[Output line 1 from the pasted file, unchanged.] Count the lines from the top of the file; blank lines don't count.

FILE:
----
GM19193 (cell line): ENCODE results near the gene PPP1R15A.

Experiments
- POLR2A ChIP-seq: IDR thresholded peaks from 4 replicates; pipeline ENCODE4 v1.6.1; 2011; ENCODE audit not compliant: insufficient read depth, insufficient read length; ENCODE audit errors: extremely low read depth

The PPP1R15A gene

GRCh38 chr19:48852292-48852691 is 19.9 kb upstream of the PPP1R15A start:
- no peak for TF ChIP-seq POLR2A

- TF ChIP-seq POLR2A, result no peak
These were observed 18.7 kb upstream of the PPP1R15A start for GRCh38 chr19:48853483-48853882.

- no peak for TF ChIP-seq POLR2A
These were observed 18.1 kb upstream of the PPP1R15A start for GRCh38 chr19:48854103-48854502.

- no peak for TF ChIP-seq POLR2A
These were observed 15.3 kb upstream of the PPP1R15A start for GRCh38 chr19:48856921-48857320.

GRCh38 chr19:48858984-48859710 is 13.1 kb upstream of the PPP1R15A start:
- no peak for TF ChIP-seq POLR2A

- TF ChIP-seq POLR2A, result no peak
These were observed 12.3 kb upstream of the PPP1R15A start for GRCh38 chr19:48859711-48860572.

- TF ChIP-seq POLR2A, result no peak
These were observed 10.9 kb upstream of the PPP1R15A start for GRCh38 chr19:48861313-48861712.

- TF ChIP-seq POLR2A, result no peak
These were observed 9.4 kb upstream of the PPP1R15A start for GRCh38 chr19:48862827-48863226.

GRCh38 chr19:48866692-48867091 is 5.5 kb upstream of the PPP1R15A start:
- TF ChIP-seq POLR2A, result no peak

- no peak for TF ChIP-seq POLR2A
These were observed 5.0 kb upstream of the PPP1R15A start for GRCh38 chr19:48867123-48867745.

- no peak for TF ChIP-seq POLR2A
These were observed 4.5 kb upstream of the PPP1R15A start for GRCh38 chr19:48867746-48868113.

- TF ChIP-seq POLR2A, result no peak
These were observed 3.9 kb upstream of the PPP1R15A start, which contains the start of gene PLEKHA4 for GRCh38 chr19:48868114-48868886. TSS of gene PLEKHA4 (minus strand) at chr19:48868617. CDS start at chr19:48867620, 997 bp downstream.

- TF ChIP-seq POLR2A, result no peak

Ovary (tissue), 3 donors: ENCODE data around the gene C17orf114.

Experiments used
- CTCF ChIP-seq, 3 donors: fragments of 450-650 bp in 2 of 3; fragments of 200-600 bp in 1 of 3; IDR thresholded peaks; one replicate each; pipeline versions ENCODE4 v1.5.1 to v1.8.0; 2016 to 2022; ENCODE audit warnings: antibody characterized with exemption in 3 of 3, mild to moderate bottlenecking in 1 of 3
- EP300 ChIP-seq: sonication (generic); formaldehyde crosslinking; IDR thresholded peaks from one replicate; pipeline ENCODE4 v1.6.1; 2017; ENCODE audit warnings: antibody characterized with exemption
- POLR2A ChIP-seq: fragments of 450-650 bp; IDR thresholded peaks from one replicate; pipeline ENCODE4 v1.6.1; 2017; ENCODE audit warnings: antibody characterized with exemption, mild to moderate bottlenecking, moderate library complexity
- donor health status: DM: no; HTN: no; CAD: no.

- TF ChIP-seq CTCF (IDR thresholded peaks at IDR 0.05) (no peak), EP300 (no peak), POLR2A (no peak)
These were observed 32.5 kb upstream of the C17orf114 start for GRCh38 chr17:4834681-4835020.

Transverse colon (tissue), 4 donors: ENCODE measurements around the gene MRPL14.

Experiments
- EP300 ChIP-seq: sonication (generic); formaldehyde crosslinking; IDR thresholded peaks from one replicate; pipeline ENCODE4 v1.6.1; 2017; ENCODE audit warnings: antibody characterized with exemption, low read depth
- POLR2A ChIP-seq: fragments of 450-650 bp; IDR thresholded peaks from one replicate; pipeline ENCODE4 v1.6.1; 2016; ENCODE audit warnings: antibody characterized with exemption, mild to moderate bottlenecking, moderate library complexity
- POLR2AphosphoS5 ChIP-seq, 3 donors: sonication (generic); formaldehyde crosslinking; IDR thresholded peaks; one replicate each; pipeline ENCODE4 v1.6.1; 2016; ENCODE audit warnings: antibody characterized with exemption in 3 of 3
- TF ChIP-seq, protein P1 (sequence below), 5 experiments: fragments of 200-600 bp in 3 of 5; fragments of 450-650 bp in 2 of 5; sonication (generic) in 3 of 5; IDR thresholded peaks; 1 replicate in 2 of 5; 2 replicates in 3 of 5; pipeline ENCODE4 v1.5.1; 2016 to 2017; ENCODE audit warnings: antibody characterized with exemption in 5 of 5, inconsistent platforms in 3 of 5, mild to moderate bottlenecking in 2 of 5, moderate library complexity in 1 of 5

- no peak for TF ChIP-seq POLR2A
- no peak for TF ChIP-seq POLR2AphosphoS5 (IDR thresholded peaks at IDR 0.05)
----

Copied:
GM19193 (cell line): ENCODE results near the gene PPP1R15A.